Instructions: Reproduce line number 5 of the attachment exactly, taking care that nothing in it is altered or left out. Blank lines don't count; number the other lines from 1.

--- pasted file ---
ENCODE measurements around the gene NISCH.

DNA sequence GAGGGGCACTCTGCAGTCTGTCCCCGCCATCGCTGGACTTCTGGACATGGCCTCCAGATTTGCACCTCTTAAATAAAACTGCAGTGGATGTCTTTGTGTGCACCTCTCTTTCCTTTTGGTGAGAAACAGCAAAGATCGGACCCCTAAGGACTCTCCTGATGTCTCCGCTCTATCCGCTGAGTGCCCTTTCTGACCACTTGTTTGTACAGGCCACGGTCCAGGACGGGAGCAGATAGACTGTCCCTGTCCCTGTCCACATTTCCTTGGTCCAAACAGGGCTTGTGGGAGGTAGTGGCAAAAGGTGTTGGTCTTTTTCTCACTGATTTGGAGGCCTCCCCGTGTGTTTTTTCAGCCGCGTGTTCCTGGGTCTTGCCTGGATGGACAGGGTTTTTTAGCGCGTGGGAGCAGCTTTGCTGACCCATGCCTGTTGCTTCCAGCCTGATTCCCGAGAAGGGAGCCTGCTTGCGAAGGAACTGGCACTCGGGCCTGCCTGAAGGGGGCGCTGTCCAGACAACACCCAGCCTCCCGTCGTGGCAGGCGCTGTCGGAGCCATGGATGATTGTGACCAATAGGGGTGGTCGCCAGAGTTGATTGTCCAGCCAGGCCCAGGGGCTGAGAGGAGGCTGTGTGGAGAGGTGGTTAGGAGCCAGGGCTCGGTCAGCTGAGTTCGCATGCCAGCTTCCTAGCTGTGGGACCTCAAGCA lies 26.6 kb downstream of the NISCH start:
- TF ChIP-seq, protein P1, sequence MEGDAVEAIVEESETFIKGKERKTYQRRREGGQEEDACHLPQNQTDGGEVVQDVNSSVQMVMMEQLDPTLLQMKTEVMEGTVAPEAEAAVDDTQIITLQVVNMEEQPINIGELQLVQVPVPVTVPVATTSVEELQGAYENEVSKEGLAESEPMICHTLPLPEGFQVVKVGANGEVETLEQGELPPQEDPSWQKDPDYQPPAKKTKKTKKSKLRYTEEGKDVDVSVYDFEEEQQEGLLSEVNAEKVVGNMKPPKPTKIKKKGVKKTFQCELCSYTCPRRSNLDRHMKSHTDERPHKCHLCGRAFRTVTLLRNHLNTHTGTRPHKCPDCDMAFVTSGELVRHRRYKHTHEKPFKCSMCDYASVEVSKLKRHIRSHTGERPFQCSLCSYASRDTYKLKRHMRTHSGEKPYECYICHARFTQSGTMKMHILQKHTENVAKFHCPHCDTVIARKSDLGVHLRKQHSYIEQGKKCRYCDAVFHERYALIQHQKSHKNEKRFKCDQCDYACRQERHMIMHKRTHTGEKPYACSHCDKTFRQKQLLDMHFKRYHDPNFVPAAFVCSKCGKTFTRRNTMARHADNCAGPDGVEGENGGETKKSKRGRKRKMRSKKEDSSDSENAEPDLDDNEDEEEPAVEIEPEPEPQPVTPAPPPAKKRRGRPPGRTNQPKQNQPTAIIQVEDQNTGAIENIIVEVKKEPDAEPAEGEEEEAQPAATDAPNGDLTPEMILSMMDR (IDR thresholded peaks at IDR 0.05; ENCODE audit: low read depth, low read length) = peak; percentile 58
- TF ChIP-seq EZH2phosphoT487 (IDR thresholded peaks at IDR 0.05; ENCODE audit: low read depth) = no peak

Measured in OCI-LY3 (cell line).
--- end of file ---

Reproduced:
Measured in OCI-LY3 (cell line).